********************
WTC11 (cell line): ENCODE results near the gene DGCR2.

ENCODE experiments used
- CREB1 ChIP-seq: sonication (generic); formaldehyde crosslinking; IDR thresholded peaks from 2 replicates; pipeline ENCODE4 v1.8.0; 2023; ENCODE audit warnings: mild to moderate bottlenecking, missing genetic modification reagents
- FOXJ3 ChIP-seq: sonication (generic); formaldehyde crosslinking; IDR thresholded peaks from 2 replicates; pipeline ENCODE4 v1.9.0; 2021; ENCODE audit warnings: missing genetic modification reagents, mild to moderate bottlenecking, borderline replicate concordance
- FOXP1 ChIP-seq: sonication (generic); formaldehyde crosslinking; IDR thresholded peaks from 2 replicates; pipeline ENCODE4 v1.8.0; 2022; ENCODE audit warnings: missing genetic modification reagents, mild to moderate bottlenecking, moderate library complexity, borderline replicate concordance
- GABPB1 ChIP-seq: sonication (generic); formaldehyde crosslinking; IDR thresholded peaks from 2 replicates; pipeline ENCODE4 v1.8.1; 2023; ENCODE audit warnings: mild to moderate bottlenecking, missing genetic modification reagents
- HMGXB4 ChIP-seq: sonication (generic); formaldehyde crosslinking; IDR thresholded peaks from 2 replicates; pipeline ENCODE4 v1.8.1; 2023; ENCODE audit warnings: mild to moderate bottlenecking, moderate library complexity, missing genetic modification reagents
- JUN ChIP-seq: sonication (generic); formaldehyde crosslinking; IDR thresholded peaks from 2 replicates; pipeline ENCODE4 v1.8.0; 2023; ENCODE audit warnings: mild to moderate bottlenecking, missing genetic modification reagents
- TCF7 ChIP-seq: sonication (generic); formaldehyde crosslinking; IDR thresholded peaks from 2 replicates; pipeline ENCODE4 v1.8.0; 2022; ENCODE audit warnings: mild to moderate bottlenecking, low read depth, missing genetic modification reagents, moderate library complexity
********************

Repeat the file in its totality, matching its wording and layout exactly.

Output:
WTC11 (cell line): ENCODE results near the gene DGCR2.

ENCODE experiments used
- CREB1 ChIP-seq: sonication (generic); formaldehyde crosslinking; IDR thresholded peaks from 2 replicates; pipeline ENCODE4 v1.8.0; 2023; ENCODE audit warnings: mild to moderate bottlenecking, missing genetic modification reagents
- FOXJ3 ChIP-seq: sonication (generic); formaldehyde crosslinking; IDR thresholded peaks from 2 replicates; pipeline ENCODE4 v1.9.0; 2021; ENCODE audit warnings: missing genetic modification reagents, mild to moderate bottlenecking, borderline replicate concordance
- FOXP1 ChIP-seq: sonication (generic); formaldehyde crosslinking; IDR thresholded peaks from 2 replicates; pipeline ENCODE4 v1.8.0; 2022; ENCODE audit warnings: missing genetic modification reagents, mild to moderate bottlenecking, moderate library complexity, borderline replicate concordance
- GABPB1 ChIP-seq: sonication (generic); formaldehyde crosslinking; IDR thresholded peaks from 2 replicates; pipeline ENCODE4 v1.8.1; 2023; ENCODE audit warnings: mild to moderate bottlenecking, missing genetic modification reagents
- HMGXB4 ChIP-seq: sonication (generic); formaldehyde crosslinking; IDR thresholded peaks from 2 replicates; pipeline ENCODE4 v1.8.1; 2023; ENCODE audit warnings: mild to moderate bottlenecking, moderate library complexity, missing genetic modification reagents
- JUN ChIP-seq: sonication (generic); formaldehyde crosslinking; IDR thresholded peaks from 2 replicates; pipeline ENCODE4 v1.8.0; 2023; ENCODE audit warnings: mild to moderate bottlenecking, missing genetic modification reagents
- TCF7 ChIP-seq: sonication (generic); formaldehyde crosslinking; IDR thresholded peaks from 2 replicates; pipeline ENCODE4 v1.8.0; 2022; ENCODE audit warnings: mild to moderate bottlenecking, low read depth, missing genetic modification reagents, moderate library complexity